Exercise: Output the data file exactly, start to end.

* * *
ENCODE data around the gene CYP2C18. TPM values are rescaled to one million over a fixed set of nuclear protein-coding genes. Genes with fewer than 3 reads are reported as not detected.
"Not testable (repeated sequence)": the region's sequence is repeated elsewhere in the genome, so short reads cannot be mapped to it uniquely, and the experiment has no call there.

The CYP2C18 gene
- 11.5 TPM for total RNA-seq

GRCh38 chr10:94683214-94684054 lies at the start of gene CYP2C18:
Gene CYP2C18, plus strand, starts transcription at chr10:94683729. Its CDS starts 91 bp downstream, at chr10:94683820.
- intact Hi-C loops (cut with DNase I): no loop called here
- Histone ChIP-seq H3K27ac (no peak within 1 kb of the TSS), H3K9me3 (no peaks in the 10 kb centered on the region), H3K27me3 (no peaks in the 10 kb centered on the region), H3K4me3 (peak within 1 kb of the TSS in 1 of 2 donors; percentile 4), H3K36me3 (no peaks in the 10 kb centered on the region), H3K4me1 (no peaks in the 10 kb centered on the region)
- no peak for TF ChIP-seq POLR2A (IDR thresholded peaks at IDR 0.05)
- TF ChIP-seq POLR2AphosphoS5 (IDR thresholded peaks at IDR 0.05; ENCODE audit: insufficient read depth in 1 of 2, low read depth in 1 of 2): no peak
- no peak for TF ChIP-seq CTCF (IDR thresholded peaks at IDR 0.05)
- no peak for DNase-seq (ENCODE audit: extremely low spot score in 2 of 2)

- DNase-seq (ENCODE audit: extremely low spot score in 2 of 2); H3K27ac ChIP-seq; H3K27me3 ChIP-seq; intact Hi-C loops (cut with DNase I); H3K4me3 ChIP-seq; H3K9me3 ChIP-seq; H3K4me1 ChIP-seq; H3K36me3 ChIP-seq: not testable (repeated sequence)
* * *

ENCODE data around the gene CYP2C18. TPM values are rescaled to one million over a fixed set of nuclear protein-coding genes. Genes with fewer than 3 reads are reported as not detected.
"Not testable (repeated sequence)": the region's sequence is repeated elsewhere in the genome, so short reads cannot be mapped to it uniquely, and the experiment has no call there.

The CYP2C18 gene
- 11.5 TPM for total RNA-seq

GRCh38 chr10:94683214-94684054 lies at the start of gene CYP2C18:
Gene CYP2C18, plus strand, starts transcription at chr10:94683729. Its CDS starts 91 bp downstream, at chr10:94683820.
- intact Hi-C loops (cut with DNase I): no loop called here
- Histone ChIP-seq H3K27ac (no peak within 1 kb of the TSS), H3K9me3 (no peaks in the 10 kb centered on the region), H3K27me3 (no peaks in the 10 kb centered on the region), H3K4me3 (peak within 1 kb of the TSS in 1 of 2 donors; percentile 4), H3K36me3 (no peaks in the 10 kb centered on the region), H3K4me1 (no peaks in the 10 kb centered on the region)
- no peak for TF ChIP-seq POLR2A (IDR thresholded peaks at IDR 0.05)
- TF ChIP-seq POLR2AphosphoS5 (IDR thresholded peaks at IDR 0.05; ENCODE audit: insufficient read depth in 1 of 2, low read depth in 1 of 2): no peak
- no peak for TF ChIP-seq CTCF (IDR thresholded peaks at IDR 0.05)
- no peak for DNase-seq (ENCODE audit: extremely low spot score in 2 of 2)

- DNase-seq (ENCODE audit: extremely low spot score in 2 of 2); H3K27ac ChIP-seq; H3K27me3 ChIP-seq; intact Hi-C loops (cut with DNase I); H3K4me3 ChIP-seq; H3K9me3 ChIP-seq; H3K4me1 ChIP-seq; H3K36me3 ChIP-seq: not testable (repeated sequence)